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Holocene Treeline History and Climate Change Across Northern Eurasia

Published online by Cambridge University Press:  20 January 2017

Glen M. MacDonald
Affiliation:
Departments of Geography and Biology, UCLA, Los Angeles, California 90095-1524
Andrei A. Velichko
Affiliation:
Institute of Geography, Russian Academy of Science, Moscow, Russia 109017
Constantine V. Kremenetski
Affiliation:
Institute of Geography, Russian Academy of Science, Moscow, Russia 109017
Olga K. Borisova
Affiliation:
Institute of Geography, Russian Academy of Science, Moscow, Russia 109017
Aleksandra A. Goleva
Affiliation:
Institute of Geography, Russian Academy of Science, Moscow, Russia 109017
Andrei A. Andreev
Affiliation:
Institute of Geography, Russian Academy of Science, Moscow, Russia 109017
Les C. Cwynar
Affiliation:
Department of Biology, University of New Brunswick, Fredericton, New Brunswick, Canada E3B 6E1
Richard T. Riding
Affiliation:
Department of Biology, University of New Brunswick, Fredericton, New Brunswick, Canada E3B 6E1
Steven L. Forman
Affiliation:
Department of Earth and Environmental Sciences, University of Illinois at Chicago, Chicago, Illinois 60607-7059
Tom W.D. Edwards
Affiliation:
Department of Earth Sciences, University of Waterloo, Waterloo, Ontario, Canada N2L 3G1
Ramon Aravena
Affiliation:
Department of Earth Sciences, University of Waterloo, Waterloo, Ontario, Canada N2L 3G1
Dan Hammarlund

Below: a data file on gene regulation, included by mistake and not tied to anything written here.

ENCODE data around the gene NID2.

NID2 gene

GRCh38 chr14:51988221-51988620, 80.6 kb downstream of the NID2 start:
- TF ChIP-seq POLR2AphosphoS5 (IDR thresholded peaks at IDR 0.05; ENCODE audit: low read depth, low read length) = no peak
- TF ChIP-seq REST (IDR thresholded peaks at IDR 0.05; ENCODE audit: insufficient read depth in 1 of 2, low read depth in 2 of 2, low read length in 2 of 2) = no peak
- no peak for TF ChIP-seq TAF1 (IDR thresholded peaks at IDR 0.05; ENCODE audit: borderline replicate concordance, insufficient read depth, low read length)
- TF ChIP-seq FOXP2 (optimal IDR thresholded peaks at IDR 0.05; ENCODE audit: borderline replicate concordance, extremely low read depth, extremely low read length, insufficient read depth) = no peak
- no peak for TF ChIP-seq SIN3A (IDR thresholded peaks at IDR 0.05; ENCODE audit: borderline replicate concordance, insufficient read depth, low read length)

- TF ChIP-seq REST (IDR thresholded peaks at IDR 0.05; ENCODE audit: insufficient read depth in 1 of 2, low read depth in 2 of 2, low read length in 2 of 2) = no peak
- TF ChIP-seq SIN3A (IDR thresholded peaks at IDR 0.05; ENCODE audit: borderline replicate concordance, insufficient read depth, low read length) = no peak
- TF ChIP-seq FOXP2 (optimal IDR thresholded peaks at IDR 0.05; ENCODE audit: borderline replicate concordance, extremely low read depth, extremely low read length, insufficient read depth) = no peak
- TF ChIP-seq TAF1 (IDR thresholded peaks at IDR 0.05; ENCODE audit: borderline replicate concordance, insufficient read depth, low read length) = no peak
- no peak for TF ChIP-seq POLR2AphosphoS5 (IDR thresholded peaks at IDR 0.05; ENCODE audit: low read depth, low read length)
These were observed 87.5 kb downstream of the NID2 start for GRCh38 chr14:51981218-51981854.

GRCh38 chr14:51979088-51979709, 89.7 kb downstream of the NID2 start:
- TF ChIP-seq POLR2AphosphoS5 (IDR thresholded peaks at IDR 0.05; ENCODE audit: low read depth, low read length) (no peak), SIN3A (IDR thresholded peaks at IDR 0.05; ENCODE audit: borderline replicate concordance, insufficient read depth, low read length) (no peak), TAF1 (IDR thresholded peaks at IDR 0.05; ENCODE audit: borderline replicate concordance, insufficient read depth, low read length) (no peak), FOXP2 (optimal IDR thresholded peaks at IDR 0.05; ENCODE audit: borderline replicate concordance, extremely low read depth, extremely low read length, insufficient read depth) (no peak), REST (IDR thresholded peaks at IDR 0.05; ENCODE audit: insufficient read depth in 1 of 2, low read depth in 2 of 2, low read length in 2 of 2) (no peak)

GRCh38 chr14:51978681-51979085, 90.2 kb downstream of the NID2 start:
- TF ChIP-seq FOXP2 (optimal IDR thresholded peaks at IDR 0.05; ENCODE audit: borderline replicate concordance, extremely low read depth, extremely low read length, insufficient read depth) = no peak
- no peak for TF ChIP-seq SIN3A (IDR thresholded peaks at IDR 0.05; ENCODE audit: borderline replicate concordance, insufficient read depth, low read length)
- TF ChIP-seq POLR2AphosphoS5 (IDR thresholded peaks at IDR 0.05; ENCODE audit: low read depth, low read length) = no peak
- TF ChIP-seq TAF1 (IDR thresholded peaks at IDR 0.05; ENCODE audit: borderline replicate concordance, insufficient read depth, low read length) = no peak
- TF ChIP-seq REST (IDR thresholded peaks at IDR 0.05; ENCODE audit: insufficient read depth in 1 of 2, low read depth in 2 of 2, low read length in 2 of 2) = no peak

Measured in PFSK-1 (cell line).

Affiliation:
Department of Quaternary Geology, Lund University, Tornav 13, S-223 63 Lund, Sweden
Julian M. Szeicz
Affiliation:
Department of Geography, Queen's University, Kingston, Ontario, Canada K7L 3N6
Valery N. Gattaulin
Affiliation:
Research Institute for Marine Geology and Geophysics, Riga, Latvia LV-1226

Abstract

Radiocarbon-dated macrofossils are used to document Holocene treeline history across northern Russia (including Siberia). Boreal forest development in this region commenced by 10,000 yr B.P. Over most of Russia, forest advanced to or near the current arctic coastline between 9000 and 7000 yr B.P. and retreated to its present position by between 4000 and 3000 yr B.P. Forest establishment and retreat was roughly synchronous across most of northern Russia. Treeline advance on the Kola Peninsula, however, appears to have occurred later than in other regions. During the period of maximum forest extension, the mean July temperatures along the northern coastline of Russia may have been 2.5° to 7.0°C warmer than modern. The development of forest and expansion of treeline likely reflects a number of complimentary environmental conditions, including heightened summer insolation, the demise of Eurasian ice sheets, reduced sea-ice cover, greater continentality with eustatically lower sea level, and extreme Arctic penetration of warm North Atlantic waters. The late Holocene retreat of Eurasian treeline coincides with declining summer insolation, cooling arctic waters, and neoglaciation.

Type
Research Article
Copyright
University of Washington

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